In many cases, medications can work very well to return normal function to the bladder. Your provider will carefully select a medication that matches your specific needs. Often, your provider will start you on a low dose of the medication and then increase it slowly. This is done to try and reduce your risks of side effects and to keep track of how well the medication is working to treat your incontinence.
Common medications that can be used to treat incontinence include:
Lifestyle changes to manage incontinence
Causes Of Urge Incontinence
The urgent and frequent need to pass urine can be caused by a problem with the detrusor muscle in the wall of the bladder. The detrusor muscles relax to allow the bladder to fill with urine, then contract when you go to the toilet to let the urine out.
Sometimes the detrusor muscle contract too often, creating an urgent need to go to the toilet. This is known as having an ‘overactive bladder’. The reason your detrusor muscle contracts too often may not be clear, but possible causes include:
- drinking too much alcohol or caffeine
- poor fluid intake this can cause strong, concentrated urine to collect in your bladder, which can irritate your bladder and cause symptoms of overactivity
Stopping these medications, if advised to do so by a doctor, may help resolve your incontinence.
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Fast Facts On Urinary Incontinence
- Urinary incontinence is more common in females than in males.
- There are a number of reasons why urinary incontinence can occur.
- Obesity and smoking are both risk factors for urinary incontinence.
Urinary incontinence is when a person cannot prevent urine from leaking out.
It can be due to stress factors, such as coughing, it can happen during and after pregnancy, and it is more common with conditions such as obesity.
The chances of it happening increase with age.
Bladder control and pelvic floor, or Kegel, exercises can help prevent or reduce it.
Treatment will depend on several factors, such as the type of incontinence, the patients age, general health, and their mental state.
A Good Alternative To Surgery
Bladder supports are often a good alternative to surgery. Theyre relatively comfortable and non-invasive, and you can wear them only when you need them.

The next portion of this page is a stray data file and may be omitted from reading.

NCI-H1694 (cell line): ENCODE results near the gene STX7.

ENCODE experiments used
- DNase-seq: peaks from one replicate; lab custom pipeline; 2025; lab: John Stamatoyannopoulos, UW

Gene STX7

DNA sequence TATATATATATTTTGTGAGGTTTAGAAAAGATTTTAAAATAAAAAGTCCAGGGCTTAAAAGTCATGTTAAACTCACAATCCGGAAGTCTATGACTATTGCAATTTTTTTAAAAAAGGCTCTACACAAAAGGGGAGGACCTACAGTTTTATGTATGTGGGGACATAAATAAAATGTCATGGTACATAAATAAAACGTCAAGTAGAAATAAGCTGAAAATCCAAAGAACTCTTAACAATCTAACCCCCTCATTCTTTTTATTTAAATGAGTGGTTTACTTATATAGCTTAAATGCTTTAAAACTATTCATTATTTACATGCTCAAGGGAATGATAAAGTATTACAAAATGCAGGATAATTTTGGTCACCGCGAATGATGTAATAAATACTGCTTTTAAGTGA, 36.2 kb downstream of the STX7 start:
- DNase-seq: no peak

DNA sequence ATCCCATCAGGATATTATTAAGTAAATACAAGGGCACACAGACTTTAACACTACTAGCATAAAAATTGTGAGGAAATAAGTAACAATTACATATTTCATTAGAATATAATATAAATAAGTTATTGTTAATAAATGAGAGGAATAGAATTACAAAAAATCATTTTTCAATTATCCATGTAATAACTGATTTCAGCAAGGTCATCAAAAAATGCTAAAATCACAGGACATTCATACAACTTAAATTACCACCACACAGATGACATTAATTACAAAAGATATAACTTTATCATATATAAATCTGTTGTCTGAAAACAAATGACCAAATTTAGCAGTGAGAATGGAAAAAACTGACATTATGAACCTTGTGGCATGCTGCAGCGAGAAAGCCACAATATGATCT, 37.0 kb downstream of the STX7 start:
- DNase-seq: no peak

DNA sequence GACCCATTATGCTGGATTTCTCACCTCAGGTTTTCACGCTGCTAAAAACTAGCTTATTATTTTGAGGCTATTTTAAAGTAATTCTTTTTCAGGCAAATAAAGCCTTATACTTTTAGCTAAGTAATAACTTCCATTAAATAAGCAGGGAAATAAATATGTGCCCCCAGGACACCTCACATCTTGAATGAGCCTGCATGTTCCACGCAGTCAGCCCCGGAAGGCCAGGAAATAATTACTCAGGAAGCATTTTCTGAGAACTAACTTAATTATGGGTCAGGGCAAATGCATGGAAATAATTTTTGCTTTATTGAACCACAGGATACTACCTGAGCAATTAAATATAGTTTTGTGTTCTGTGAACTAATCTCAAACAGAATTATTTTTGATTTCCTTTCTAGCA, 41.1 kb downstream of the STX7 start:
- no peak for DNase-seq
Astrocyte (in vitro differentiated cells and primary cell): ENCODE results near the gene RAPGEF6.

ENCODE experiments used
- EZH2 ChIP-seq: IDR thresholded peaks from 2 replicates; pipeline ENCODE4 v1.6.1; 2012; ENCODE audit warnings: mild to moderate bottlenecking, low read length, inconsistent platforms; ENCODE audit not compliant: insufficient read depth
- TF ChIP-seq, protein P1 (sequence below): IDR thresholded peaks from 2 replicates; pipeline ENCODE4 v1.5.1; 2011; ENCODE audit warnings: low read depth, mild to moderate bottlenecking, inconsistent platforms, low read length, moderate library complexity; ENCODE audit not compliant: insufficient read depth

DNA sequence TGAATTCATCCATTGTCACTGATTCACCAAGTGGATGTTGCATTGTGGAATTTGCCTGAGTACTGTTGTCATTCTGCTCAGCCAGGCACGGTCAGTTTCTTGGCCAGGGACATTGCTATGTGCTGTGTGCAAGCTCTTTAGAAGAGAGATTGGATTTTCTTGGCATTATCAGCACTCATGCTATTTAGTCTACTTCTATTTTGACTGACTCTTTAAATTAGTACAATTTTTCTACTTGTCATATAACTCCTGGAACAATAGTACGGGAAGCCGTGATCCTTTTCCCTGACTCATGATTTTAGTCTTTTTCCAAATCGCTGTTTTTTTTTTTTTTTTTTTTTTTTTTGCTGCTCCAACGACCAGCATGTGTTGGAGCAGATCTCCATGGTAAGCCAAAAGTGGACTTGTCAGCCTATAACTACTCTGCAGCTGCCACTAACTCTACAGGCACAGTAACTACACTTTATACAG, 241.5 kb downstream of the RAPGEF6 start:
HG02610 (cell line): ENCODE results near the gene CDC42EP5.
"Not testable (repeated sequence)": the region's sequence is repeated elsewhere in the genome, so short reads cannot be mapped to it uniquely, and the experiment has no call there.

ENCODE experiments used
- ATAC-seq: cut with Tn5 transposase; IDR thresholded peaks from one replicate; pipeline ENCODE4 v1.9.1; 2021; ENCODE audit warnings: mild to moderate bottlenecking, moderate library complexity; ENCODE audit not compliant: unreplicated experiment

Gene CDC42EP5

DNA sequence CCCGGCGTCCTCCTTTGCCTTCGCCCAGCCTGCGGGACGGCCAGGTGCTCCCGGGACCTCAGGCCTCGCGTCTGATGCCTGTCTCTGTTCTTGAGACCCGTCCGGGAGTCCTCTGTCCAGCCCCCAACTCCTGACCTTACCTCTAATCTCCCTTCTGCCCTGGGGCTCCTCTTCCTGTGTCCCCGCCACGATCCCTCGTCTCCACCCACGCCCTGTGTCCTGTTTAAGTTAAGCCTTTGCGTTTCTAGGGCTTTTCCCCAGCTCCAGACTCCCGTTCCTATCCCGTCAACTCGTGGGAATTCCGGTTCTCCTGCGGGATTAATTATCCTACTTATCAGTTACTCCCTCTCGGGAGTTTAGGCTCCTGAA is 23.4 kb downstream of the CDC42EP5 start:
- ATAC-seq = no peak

A number of more active patients may use bladder supports because they just need something that will help when theyre being more physically active, says urologist Sandip Vasavada, MD.
Dr. Ferrando says theyre also a good option for women who simply want to avoid the possible risks or complications of surgery. So theyre not looking for surgery, they just want to manage it when theyre active, she says.
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When Is Surgery Needed For A Prolapsed Bladder
Severe prolapsed bladders that cannot be managed with a pessary and/or behavioral therapy usually require surgery to correct them. There are several different types of surgery depending on the severity of the prolapse and whether or not other organs are affected.
- The bladder is repaired with an incision in the vaginal wall.
- The prolapsed area is closed and the wall is strengthened. This may be done primarily using one’s own tissues or through the use of grafts, which may be biologic or synthetic .
- If one has stress urinary incontinence, this is also corrected.
- Depending on the procedure, surgery can be performed while the woman is under general, regional, or local anesthesia. Most women are discharged home on the same day of surgery.
- Various materials have been used to strengthen pelvic weakness associated with prolapsed bladder. A surgeon should explain in detail the risks, benefits, and potential complications of these materials, and he or she should explain the procedure itself before proceeding with the surgery. Complications related to surgery may include bleeding, infection, pain, urinary incontinence, recurrent prolapse, trouble urinating, and injury to the bladder.
- The cost of surgical treatment will vary with the procedure performed, the length of hospitalization, and the presence/absence of other medical conditions.
- After surgery, most women can expect to return to a normal level of activity after 6 weeks.
How Does The Bladder Work
To better understand bladder leakage, it helps to know how the urinary system works. Urinary function starts with your brain and spinal cord, which work together to direct the urinary system.
When your urinary system is functioning normally, you are able to control when to hold and release urine. When your bladder becomes full, it sends a signal to your brain, which in turn sends a message to the bladder to release urine into the urethra. The urethral sphincter muscle, which surrounds the urethra, opens and closes the bladder neck it will contract to temporarily hold urine, or release itself to let urine out of the urethra and your body.